Recently I’ve been advising a colleague in a large organization about the options for implementing applications requiring extensive access by multiple third parties, many of which are direct competitors. It’s becoming a common business requirement.
Interestingly enough, in my view the biggest risks are associated with human error and process controls, rather than the strength of the technical solutions. These days you can buy security technology to authenticate and control user access for just about any situation. And even more solutions are in the pipeline. Cost considerations and legacy constraints are also less of a show-stopper than they used to be. But the one thing you can’t easily fix is the impact of a human error, especially given the appalling track record of the less-than-watertight access administration that is to be found in many large organizations.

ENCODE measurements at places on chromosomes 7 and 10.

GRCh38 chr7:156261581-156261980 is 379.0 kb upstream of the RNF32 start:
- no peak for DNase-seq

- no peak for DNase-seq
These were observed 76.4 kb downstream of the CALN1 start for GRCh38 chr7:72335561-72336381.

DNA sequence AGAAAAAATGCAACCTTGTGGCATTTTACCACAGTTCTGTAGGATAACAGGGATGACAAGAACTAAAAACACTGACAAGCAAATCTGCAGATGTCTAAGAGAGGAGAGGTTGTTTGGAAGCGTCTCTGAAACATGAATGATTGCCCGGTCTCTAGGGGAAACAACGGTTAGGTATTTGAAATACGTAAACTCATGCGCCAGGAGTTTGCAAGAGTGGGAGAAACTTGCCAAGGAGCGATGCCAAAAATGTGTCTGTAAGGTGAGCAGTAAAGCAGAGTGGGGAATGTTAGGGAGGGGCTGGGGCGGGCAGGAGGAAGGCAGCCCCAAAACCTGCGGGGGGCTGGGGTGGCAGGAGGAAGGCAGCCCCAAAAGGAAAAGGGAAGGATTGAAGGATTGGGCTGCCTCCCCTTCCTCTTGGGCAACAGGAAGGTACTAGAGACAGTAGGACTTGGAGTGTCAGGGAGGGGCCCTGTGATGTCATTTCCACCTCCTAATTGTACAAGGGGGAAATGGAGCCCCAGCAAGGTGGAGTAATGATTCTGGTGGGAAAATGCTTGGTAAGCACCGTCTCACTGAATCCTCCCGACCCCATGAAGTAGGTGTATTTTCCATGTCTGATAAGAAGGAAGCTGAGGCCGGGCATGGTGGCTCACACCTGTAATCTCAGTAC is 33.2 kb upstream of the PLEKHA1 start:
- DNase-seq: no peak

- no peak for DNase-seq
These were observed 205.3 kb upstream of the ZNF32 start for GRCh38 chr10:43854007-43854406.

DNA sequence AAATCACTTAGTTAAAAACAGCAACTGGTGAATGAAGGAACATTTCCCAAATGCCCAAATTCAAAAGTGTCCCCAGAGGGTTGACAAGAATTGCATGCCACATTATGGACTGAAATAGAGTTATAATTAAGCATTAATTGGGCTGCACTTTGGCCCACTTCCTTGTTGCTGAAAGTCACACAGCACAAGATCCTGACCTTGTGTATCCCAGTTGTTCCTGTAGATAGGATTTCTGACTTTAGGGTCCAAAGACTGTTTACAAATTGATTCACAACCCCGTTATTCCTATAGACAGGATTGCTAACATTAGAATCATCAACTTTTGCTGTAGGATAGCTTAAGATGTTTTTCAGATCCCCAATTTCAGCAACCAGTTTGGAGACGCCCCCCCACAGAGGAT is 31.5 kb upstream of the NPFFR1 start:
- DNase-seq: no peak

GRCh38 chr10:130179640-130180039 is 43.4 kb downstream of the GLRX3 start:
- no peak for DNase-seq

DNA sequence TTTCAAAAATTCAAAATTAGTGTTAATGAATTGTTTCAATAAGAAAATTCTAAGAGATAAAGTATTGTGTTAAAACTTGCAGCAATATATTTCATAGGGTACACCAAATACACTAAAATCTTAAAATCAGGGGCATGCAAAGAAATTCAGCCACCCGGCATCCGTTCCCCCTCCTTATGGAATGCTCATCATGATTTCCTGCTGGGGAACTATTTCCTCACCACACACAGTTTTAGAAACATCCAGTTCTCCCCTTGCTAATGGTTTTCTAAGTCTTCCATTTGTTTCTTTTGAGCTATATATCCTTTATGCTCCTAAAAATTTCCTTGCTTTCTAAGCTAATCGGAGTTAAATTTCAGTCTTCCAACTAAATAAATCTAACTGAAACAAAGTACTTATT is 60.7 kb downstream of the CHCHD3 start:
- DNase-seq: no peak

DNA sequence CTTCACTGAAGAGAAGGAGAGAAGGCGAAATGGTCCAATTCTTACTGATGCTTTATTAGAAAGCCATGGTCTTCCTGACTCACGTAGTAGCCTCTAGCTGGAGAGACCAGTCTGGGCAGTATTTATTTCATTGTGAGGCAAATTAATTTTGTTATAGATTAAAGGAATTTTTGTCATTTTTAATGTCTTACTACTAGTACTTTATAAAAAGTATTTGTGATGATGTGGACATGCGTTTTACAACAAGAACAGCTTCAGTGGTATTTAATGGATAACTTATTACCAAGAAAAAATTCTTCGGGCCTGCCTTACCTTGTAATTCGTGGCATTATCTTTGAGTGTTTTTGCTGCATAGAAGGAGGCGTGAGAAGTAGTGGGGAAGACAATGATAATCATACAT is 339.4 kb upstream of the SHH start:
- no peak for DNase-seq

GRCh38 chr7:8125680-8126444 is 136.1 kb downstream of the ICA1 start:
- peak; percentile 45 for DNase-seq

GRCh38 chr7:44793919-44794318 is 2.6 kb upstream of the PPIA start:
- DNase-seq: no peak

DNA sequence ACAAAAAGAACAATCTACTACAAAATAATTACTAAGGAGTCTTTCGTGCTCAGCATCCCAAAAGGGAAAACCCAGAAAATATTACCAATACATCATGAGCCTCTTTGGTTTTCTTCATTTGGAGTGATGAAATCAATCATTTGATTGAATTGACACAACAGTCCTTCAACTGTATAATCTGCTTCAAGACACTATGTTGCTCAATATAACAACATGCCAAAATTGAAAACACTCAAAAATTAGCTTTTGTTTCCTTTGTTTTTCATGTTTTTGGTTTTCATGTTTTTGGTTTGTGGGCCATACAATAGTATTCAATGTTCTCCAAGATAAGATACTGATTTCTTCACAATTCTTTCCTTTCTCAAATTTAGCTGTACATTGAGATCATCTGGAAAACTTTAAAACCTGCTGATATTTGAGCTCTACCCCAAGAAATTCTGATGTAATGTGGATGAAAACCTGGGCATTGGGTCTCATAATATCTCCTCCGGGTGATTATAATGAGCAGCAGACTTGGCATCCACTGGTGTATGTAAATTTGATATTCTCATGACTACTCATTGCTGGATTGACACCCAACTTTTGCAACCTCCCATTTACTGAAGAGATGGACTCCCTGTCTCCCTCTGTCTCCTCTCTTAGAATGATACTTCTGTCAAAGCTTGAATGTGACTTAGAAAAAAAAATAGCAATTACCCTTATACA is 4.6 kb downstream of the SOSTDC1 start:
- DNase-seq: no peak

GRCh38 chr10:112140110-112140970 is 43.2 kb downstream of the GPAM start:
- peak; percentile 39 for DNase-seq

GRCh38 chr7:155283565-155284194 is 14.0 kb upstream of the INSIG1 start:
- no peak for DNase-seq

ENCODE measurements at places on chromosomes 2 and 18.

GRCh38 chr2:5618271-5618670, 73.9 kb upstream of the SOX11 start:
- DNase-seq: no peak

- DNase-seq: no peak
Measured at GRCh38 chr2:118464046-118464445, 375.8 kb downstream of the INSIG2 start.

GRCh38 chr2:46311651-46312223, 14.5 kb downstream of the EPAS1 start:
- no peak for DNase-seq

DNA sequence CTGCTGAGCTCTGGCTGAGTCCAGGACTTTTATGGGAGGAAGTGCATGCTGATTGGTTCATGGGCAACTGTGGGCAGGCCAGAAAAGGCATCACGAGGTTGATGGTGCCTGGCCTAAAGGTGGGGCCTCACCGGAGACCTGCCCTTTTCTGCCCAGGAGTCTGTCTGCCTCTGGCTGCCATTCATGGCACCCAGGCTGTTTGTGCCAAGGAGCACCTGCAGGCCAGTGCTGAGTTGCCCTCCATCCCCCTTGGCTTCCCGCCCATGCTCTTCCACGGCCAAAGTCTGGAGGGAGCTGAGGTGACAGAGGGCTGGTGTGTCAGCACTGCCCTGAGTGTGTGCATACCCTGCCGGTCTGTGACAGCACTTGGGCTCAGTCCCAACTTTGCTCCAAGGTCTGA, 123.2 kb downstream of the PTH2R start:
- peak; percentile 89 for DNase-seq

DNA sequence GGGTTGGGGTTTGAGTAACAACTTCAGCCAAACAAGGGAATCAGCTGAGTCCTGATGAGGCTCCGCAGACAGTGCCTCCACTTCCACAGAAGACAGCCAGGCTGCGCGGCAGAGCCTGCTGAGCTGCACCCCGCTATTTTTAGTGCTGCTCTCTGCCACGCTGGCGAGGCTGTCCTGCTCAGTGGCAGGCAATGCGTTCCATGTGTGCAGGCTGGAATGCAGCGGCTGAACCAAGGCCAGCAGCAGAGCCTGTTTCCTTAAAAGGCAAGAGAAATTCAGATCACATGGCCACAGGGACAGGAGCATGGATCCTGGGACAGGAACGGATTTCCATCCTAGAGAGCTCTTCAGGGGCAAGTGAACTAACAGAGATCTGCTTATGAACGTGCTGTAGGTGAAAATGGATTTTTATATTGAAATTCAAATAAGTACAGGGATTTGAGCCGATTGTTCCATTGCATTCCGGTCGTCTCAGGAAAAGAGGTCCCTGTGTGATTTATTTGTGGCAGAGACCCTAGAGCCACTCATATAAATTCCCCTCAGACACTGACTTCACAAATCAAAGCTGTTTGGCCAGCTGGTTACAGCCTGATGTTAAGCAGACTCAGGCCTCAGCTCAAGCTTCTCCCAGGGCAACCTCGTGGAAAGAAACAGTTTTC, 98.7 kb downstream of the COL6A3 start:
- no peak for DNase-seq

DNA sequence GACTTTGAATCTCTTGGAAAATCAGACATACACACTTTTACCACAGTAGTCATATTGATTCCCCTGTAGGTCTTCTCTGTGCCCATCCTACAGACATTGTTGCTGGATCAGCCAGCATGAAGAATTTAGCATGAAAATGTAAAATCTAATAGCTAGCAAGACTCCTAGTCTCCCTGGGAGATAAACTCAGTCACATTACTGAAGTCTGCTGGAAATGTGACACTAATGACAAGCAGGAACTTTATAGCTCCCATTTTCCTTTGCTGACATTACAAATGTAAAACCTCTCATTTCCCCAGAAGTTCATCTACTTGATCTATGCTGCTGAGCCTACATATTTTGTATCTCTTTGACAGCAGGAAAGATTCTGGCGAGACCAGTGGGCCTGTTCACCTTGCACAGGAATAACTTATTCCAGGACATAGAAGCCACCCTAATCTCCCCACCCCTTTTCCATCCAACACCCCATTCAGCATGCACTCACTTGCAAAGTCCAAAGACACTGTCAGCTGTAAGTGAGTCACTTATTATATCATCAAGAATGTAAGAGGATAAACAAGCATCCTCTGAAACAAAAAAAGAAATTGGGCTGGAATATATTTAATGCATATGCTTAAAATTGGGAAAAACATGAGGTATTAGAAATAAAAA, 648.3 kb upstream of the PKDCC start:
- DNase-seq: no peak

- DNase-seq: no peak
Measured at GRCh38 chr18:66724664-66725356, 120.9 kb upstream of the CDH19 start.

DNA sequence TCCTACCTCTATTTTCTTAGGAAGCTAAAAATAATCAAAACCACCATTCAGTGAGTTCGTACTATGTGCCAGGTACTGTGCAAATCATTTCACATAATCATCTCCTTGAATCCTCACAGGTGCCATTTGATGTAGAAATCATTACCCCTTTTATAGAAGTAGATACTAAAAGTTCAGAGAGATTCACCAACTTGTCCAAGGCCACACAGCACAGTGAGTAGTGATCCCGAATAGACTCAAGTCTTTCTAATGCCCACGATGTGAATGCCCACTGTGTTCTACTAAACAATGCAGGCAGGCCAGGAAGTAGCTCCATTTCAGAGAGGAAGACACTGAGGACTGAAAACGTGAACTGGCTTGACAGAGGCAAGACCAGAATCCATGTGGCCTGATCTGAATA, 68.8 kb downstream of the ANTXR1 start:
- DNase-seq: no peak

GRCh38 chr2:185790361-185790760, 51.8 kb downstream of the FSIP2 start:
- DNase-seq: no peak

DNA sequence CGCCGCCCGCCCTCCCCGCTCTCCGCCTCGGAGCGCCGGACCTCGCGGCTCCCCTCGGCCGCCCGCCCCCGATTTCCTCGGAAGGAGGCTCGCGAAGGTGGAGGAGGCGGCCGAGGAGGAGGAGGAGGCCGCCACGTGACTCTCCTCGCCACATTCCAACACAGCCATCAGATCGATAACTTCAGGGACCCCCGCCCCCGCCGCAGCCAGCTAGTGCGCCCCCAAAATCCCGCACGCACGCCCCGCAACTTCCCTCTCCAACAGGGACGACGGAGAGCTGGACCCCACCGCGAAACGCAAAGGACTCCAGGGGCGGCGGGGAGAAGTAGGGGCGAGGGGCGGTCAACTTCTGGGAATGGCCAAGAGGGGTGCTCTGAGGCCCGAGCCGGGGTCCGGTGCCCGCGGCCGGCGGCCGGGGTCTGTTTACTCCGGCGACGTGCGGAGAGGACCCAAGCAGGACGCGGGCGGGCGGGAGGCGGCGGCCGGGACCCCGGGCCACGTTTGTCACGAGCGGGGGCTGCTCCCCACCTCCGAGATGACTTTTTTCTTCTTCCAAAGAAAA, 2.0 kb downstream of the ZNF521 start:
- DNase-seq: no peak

It’s a tough problem. In my Shell days we were cautious about opening up the infrastructure to outsiders so we spent a lot of time fine-tuning the contractual and administration processes to minimize the risks associated with third party access. Regular site inspections and audits of access control lists were par for the course. But in a fast-changing business world with proliferating external access and multiple communication channels this bespoke approach is expensive to sustain. Some large organisations now have more third party users than employees. We have to run either faster or looser to avoid holding up business operations. So don’t get hung about the technology. That’s the easy part. Focus on the administration processes. Because that’s where the real security risks and the operational improvements are to be found.